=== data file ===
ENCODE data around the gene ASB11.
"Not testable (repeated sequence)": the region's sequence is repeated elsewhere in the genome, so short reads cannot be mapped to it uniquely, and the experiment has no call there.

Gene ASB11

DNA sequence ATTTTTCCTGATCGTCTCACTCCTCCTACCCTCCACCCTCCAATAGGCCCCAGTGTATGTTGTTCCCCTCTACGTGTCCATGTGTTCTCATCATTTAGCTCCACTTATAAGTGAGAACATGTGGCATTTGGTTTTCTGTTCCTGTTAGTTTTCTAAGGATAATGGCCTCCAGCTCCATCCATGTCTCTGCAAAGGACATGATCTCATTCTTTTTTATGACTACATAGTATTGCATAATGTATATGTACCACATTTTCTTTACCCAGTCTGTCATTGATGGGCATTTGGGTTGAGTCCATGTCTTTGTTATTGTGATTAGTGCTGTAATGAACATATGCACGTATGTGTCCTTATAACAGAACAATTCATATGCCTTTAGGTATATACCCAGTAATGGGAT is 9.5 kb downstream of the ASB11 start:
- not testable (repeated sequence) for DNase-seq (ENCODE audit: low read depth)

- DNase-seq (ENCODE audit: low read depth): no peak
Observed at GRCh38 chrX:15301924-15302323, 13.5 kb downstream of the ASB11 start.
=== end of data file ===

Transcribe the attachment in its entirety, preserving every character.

ENCODE data around the gene ASB11.
"Not testable (repeated sequence)": the region's sequence is repeated elsewhere in the genome, so short reads cannot be mapped to it uniquely, and the experiment has no call there.

Gene ASB11

DNA sequence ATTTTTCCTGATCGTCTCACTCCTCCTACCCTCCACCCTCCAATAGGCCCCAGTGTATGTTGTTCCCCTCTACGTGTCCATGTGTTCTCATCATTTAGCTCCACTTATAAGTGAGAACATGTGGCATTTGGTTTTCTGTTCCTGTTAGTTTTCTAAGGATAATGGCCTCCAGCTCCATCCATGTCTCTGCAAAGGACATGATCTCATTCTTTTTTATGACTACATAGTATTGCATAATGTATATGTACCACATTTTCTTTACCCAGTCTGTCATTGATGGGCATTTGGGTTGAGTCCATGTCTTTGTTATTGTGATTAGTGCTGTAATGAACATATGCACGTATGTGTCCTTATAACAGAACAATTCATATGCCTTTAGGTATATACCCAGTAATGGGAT is 9.5 kb downstream of the ASB11 start:
- not testable (repeated sequence) for DNase-seq (ENCODE audit: low read depth)

- DNase-seq (ENCODE audit: low read depth): no peak
Observed at GRCh38 chrX:15301924-15302323, 13.5 kb downstream of the ASB11 start.